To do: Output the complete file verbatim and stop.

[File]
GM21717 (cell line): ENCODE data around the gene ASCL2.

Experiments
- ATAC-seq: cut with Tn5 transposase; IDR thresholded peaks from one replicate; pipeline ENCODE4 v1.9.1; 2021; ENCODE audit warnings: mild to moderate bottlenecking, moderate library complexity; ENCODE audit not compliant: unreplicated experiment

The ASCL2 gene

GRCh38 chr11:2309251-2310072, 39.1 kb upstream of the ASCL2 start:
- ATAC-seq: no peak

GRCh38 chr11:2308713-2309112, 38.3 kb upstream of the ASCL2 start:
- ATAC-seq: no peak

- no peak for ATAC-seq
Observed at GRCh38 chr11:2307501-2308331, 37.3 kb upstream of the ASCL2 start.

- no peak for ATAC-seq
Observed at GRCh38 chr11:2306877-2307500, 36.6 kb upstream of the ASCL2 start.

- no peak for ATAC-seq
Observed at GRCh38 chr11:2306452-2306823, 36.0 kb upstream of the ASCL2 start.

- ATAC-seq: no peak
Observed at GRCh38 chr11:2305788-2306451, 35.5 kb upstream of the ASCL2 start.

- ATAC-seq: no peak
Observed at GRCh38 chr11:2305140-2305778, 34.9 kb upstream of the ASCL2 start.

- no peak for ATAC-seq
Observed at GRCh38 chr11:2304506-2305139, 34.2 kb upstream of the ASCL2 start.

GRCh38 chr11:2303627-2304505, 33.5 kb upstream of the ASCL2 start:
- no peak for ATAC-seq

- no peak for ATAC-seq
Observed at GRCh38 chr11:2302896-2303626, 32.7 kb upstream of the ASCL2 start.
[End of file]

GM21717 (cell line): ENCODE data around the gene ASCL2.

Experiments
- ATAC-seq: cut with Tn5 transposase; IDR thresholded peaks from one replicate; pipeline ENCODE4 v1.9.1; 2021; ENCODE audit warnings: mild to moderate bottlenecking, moderate library complexity; ENCODE audit not compliant: unreplicated experiment

The ASCL2 gene

GRCh38 chr11:2309251-2310072, 39.1 kb upstream of the ASCL2 start:
- ATAC-seq: no peak

GRCh38 chr11:2308713-2309112, 38.3 kb upstream of the ASCL2 start:
- ATAC-seq: no peak

- no peak for ATAC-seq
Observed at GRCh38 chr11:2307501-2308331, 37.3 kb upstream of the ASCL2 start.

- no peak for ATAC-seq
Observed at GRCh38 chr11:2306877-2307500, 36.6 kb upstream of the ASCL2 start.

- no peak for ATAC-seq
Observed at GRCh38 chr11:2306452-2306823, 36.0 kb upstream of the ASCL2 start.

- ATAC-seq: no peak
Observed at GRCh38 chr11:2305788-2306451, 35.5 kb upstream of the ASCL2 start.

- ATAC-seq: no peak
Observed at GRCh38 chr11:2305140-2305778, 34.9 kb upstream of the ASCL2 start.

- no peak for ATAC-seq
Observed at GRCh38 chr11:2304506-2305139, 34.2 kb upstream of the ASCL2 start.

GRCh38 chr11:2303627-2304505, 33.5 kb upstream of the ASCL2 start:
- no peak for ATAC-seq

- no peak for ATAC-seq
Observed at GRCh38 chr11:2302896-2303626, 32.7 kb upstream of the ASCL2 start.